Image
Lavonne Leeson - Fort Saskatchewan

Lavonne Leeson

Fort Saskatchewan AB
Canada

I Was Diagnosed with AML in November, 2014

 

Being diagnosed with cancer is scary! If I had to choose one word to describe my blood cancer experience it would be “fear”. When you hear those words your world stops. I was afraid! Afraid I would not see my children graduate or see my daughter walk down the aisle. I was given a 26% chance of survival and I was not ready to die. I did not want to leave my family so I chose living. Every time fear crept in I reminded myself to never give up hope. It wasn’t easy but my faith helped me through.


Being diagnosed with blood cancer changes you. It makes you realize what is important - the relationships with family & friends and the time you can never get back. You have to be present and enjoy every moment, each and every day!


Joining Light the Night is an opportunity to step forward as a survivor. It is a community that joins together to support each other. Together we're bigger than cancer!


Cancer is part of my story; it is part of what makes me who I am. Light the Night shows that you are not alone! The experience is moving and personal. Light the Night acknowledges my story and my journey with cancer. It is something unique to every participant, something only they and their loved ones have experienced and can understand, yet on that night we are all united. We walk together for those who are fighting, for those who we have lost, and for those who survived. It’s emotional!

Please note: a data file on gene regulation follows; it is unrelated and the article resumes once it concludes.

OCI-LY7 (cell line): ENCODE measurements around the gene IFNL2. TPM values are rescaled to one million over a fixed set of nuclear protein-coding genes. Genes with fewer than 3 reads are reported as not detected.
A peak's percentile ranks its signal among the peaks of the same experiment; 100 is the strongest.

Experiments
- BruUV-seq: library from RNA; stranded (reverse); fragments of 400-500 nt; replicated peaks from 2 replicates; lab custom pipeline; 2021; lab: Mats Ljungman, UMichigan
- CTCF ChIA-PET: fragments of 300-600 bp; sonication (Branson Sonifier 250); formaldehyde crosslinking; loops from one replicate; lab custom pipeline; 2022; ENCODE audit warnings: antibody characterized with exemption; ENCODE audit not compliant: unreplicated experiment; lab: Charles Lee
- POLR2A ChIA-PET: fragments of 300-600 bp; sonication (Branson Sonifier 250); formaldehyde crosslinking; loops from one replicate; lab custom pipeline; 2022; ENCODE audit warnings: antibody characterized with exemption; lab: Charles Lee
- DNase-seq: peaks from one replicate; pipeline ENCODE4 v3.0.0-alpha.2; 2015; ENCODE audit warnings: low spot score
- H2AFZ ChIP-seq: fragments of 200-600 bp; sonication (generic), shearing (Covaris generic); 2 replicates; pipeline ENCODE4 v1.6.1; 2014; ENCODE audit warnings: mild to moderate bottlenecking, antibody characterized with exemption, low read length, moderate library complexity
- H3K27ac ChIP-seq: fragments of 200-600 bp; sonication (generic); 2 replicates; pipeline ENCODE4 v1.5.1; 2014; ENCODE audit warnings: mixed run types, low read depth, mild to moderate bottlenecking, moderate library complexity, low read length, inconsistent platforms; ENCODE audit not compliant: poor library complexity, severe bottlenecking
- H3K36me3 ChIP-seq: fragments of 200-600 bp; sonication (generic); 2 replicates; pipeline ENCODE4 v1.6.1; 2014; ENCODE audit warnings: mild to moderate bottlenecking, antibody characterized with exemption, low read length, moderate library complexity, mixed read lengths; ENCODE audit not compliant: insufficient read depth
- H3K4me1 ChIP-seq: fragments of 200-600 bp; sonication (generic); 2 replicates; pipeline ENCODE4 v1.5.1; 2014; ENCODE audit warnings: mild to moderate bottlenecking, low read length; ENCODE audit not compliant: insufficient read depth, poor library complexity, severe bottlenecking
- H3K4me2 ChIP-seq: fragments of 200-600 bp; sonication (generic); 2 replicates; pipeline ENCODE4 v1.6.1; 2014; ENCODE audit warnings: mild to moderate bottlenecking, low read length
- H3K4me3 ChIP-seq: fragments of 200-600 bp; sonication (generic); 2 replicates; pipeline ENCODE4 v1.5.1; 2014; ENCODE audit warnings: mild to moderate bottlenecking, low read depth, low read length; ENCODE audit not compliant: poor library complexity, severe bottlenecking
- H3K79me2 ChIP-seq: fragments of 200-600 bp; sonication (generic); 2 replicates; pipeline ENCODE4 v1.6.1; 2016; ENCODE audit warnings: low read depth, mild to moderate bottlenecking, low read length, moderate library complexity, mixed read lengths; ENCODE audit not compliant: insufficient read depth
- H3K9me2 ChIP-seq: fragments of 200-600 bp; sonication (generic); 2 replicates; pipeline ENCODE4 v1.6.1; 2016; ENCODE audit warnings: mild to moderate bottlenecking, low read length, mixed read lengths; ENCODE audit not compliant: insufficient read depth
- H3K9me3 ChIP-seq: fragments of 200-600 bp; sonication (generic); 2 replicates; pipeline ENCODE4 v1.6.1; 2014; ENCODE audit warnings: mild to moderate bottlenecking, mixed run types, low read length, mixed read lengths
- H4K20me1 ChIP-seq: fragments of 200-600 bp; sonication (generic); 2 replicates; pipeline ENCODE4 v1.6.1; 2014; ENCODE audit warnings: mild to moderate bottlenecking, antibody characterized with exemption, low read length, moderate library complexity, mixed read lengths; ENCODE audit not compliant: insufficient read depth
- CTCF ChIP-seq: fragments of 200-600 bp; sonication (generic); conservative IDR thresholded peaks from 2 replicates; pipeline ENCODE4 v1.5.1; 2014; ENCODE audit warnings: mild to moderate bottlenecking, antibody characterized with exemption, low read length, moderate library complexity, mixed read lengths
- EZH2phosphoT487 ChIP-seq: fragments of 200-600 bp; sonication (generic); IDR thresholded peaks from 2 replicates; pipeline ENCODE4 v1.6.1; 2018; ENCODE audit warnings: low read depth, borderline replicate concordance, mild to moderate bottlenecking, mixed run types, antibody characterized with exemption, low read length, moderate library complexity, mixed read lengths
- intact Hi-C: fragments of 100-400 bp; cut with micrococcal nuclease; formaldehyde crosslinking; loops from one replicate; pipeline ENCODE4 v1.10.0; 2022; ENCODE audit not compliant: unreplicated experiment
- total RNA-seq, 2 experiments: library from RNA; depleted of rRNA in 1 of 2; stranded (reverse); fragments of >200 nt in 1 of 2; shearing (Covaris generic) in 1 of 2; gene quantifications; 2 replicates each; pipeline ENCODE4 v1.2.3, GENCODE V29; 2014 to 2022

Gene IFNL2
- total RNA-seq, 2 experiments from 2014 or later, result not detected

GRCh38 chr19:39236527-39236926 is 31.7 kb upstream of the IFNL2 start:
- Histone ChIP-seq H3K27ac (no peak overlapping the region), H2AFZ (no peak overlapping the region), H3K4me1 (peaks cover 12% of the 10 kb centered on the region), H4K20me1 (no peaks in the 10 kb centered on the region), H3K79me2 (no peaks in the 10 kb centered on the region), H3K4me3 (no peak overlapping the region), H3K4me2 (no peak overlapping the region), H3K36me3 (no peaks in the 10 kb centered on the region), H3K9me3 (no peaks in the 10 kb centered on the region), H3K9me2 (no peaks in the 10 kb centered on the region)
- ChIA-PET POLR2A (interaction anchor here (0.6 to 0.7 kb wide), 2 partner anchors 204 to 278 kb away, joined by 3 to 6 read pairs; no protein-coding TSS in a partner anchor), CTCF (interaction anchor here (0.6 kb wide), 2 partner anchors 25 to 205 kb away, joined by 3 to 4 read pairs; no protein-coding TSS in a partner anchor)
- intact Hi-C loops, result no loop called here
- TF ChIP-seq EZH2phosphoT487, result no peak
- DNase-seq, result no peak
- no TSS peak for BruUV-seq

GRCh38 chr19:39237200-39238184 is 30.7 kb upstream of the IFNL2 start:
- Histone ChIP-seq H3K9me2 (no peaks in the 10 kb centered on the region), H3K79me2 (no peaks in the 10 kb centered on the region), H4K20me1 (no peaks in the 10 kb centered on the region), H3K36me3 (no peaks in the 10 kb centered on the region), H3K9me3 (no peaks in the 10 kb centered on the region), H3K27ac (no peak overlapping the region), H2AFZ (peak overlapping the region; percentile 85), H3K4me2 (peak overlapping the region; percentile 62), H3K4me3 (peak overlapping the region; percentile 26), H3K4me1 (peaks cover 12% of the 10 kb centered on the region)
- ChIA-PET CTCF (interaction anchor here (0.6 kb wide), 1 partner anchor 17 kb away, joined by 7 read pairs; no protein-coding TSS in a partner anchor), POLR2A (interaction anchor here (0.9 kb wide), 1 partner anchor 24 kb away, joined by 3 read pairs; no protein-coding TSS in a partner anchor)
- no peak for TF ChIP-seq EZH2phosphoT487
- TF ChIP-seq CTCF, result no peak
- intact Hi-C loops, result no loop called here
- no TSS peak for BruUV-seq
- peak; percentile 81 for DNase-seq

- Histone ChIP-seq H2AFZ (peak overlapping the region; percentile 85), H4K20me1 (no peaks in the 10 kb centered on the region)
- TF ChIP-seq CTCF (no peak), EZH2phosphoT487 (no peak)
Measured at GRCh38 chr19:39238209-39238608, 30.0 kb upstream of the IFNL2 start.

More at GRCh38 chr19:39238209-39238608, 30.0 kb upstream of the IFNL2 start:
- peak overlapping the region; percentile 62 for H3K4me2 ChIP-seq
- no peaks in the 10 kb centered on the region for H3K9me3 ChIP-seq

Canadians should support Light the Night because it creates hope in the midst of all the fear. You never know when you or someone you love will hear those words. Currently there is research going on for blood cancers, and without that research, I wouldn't be here today! I was part of a test study and we all know that research and studies take money. Light the Night funds that critical research. On those darkest days, when you are just trusting what the doctors say, it creates hope that they are doing their best to help you. Even during my 7-month hospitalization, I saw my medical team adapting my treatment according to what they were learning through new studies and trials. There has been such progress in the treatment of blood cancers: it's amazing! I am grateful to all the doctors and care teams that supported me on my journey, and to all those who support the blood cancer community.

Thank you!

Do you have a story to tell?

As a supporter, in memory, or as a survivor… share with others why you are helping end blood cancers by participating in a Light the Night Walk